On April 4, students taking the Human Anatomy and Physiology II and Anatomy and Physiology for Human Service Majors courses, taught by Dr. Alicia Wooten and Dr. Adebowale Ogunjirin, respectively, had the chance to visit Howard University’s Medical Cadaver Lab. Howard has extended this invitation to Gallaudet students for the past five years, and it has become a favorite field trip destination.

As the group of 30 students walked down the halls of the Howard University College of Medicine, they were greeted by posters and diagrams featuring the organs and other anatomical structures they had been studying throughout the semester.

Howard University staff members Dr. Lindsey Koper and Dr. Janine Ziermann gave students an introduction to the state-of-the-art Medical Cadaver Lab.The purpose of the lab is to allow medical students to practice and refine their skills on real bodies. For student visitors, such as this group from Gallaudet, it allows optional hands-on learning and provides an understanding of the kind of training medical students receive at Howard University.

It contains 44 bodies that were obtained through a donor program. Individuals who want to donate their bodies will contact Howard University prior to their passing and inform them that they would like to go forward with the process that gives the university consent to take ownership of their cadaver following their death. These bodies are stored in individual refrigerator-like containers made of metal hooked up to a ventilation system via large black tubes that circulate air and chemicals throughout the chamber to prevent body decomposition. The room is kept at a cool temperature for similar reasons. 

When individuals consent to donate their bodies to science, it comes with the understanding that their bodies will be used for educational and research purposes. Additionally, it is preferred that individuals who want to donate their bodies to Howard University’s Medical Cadaver Lab are not organ donors. Being an organ donor likely means that the cadaver will come with missing organs, which is not ideal for medical students who are learning from those bodies.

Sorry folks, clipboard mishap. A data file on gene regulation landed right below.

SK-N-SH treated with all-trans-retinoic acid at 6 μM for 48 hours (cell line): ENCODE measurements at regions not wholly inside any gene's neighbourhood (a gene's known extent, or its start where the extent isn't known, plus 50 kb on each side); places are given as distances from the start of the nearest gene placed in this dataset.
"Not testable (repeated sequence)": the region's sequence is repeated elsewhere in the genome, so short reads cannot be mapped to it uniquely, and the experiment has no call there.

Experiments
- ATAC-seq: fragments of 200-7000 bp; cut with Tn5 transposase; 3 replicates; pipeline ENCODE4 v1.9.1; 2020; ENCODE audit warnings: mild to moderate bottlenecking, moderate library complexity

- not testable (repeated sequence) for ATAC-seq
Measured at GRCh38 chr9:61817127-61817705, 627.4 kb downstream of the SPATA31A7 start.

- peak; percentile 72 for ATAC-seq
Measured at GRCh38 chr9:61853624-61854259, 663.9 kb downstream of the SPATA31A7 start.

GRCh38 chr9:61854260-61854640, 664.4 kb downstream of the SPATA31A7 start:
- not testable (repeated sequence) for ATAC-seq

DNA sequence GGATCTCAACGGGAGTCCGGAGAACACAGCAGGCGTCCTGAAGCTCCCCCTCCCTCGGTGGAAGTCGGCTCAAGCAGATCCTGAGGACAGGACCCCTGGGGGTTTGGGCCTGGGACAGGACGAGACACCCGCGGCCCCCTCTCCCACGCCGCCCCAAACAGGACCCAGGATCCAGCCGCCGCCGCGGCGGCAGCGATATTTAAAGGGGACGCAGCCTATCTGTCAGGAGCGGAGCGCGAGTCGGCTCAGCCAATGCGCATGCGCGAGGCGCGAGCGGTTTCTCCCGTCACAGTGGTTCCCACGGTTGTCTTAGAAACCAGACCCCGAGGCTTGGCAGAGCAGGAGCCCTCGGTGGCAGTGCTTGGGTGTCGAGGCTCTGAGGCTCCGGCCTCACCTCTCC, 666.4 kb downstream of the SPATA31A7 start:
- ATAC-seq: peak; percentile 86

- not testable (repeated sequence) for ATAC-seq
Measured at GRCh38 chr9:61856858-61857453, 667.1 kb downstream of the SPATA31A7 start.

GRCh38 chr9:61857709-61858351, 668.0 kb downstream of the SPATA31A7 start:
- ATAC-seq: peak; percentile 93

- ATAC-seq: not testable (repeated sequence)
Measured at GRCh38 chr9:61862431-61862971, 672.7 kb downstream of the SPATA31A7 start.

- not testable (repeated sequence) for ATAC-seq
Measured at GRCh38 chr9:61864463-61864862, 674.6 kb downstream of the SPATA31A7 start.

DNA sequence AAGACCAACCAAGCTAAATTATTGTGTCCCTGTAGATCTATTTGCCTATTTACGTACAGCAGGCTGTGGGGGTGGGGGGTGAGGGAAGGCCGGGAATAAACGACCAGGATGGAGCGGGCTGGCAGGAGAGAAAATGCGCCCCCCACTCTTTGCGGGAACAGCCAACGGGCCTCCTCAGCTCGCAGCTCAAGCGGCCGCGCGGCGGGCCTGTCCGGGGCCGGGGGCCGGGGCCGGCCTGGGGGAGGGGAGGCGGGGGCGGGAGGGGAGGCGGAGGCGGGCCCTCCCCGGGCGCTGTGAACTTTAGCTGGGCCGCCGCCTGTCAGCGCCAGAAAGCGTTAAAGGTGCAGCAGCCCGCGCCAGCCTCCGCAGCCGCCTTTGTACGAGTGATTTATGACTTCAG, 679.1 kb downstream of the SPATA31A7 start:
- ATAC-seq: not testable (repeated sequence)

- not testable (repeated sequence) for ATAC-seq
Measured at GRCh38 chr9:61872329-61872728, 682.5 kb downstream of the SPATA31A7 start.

For cadavers that are no longer needed in the lab, Howard University has the body cremated, and the ashes are returned to the donors’ family. In addition, they host an annual donor memorial service where leaders across campus will give presentations, and the donors’ families will send in videos about what donating their family members’ bodies to this program means to them.

The process that Howard University goes through to ensure cadavers are obtained ethically and maintained respectfully is critical to them, and it is something that was not lost on the students. Several students mentioned how they appreciated the emphasis that staff placed on rules such as not allowing pictures to be taken of the bodies and covering up the donors’ faces. Overall, the Howard University Cadaver Lab team does an excellent job at maintaining an environment that values respect towards the donors.

Koper and Ziermann divided students into two groups. One group of students was given the opportunity to take a look at several human organs, such as hearts, lungs, and brains. The other group looked at the bones and muscles of the human body. Once students had exhausted their questions, the groups switched stations and continued learning more about the human body. 

At these stations, students learned about different areas of each organ and anatomical structure, asking the doctors where to find each part and how to identify where each part was. Additionally, students were encouraged to touch the organs, bones, and other body parts, provided they wore gloves.

They also had the chance to examine the Cadaver Lab’s immersive life-size digital anatomy table, which uses scans of cadavers to show a 3D model of the human body, allowing students to take a closer, more in-depth look at different, medically-accurate anatomical structures. This table is highly interactive, allowing students to isolate structures and view parts of the body from different angles. 

“Maybe Gallaudet will have to get one,” Wooten said. 

Students were incredibly enthusiastic about having this immersive experience. “This field trip gave me a better understanding of what exactly is required of a medical student and what is needed for my intended career of interest,” said David Lopez, a senior Biology student. 

Lopez added that he enjoyed “actually getting a chance to see where different organs are and how all the parts connect within the human body.” Typically, in their lab class, the students will work with the organs of animals such as sheep or pigs, so this was certainly a great opportunity to see real human organs and where they are within the body.

Several students said they felt that this trip further reaffirmed their desires to pursue different fields of medicine, whether at Howard University or elsewhere. 

Ogunjirin, an alumnus of Howard University, expressed his gratitude to Howard for providing Gallaudet students with a valuable opportunity that synergizes theoretical learning and practical application.

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